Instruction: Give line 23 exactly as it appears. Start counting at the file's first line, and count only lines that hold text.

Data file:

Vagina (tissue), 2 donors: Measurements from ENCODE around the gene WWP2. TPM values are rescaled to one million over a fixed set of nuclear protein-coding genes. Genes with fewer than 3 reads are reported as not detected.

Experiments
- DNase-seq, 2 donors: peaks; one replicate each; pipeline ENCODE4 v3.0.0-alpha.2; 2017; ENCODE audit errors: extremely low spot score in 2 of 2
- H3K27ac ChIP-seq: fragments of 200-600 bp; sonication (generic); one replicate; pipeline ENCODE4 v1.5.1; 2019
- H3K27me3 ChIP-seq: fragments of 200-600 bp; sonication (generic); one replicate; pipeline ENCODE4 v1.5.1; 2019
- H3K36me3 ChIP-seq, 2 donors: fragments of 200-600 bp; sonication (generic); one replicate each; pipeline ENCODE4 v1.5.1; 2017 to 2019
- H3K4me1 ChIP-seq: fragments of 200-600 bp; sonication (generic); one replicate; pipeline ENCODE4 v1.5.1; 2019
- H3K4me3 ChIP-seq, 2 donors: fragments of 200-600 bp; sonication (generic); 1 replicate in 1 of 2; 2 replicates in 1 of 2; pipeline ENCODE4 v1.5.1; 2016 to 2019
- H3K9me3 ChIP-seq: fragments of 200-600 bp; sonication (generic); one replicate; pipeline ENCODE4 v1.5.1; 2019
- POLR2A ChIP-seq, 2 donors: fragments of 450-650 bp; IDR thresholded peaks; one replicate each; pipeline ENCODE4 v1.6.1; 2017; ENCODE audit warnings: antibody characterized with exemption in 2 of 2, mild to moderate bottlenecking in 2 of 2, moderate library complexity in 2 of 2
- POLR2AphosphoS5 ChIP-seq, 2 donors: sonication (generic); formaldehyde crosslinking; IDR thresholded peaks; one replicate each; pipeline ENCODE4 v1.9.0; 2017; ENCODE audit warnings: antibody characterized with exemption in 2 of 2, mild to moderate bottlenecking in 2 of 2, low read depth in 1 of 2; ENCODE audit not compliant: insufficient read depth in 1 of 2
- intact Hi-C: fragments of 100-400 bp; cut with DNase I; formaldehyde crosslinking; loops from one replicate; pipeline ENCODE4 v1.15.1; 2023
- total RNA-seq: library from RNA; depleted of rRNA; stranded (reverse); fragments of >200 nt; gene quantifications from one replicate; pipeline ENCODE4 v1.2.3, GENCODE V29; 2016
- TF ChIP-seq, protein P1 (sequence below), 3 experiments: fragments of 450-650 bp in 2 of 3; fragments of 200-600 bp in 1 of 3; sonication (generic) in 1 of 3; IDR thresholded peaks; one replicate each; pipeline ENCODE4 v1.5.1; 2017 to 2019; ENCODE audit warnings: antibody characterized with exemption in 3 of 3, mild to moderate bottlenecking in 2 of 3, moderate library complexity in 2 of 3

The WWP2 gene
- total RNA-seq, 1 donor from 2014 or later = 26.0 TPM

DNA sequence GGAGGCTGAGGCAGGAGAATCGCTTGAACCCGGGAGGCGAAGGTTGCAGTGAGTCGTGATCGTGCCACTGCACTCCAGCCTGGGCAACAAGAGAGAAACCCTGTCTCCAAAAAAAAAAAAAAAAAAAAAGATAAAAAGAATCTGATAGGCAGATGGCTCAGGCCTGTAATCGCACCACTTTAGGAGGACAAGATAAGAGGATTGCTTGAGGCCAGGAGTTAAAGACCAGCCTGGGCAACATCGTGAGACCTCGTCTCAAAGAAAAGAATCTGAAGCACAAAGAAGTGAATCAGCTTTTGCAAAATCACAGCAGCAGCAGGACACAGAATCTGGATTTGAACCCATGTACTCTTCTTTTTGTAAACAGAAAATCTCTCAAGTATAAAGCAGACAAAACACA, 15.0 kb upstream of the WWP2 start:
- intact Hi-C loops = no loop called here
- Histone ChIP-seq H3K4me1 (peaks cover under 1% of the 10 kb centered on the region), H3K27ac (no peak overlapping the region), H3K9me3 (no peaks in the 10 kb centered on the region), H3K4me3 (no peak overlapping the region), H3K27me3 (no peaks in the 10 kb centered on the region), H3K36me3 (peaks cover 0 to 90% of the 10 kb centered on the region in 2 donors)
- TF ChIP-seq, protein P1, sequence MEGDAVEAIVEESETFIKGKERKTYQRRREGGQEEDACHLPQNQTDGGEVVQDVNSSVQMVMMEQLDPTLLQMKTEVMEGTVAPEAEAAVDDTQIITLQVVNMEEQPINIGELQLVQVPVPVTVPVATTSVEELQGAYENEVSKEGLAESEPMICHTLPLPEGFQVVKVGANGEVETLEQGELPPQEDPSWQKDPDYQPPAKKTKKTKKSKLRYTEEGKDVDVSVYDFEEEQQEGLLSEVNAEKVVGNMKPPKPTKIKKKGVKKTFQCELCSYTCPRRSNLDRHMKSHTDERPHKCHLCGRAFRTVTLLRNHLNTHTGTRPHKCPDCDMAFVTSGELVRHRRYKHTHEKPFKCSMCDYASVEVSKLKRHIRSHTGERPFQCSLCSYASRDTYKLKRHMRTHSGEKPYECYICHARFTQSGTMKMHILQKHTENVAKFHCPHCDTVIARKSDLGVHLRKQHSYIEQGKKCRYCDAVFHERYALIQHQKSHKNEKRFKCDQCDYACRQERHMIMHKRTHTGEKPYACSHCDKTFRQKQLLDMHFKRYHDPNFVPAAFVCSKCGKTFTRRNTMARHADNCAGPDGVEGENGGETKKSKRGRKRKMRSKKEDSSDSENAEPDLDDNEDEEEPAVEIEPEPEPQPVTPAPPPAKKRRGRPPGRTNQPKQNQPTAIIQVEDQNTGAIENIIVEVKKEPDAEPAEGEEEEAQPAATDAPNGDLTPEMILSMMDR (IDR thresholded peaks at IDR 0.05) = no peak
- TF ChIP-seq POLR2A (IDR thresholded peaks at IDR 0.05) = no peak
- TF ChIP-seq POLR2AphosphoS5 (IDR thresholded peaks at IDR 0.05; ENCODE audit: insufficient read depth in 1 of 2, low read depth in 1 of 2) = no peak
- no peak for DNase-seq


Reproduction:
- no peak for DNase-seq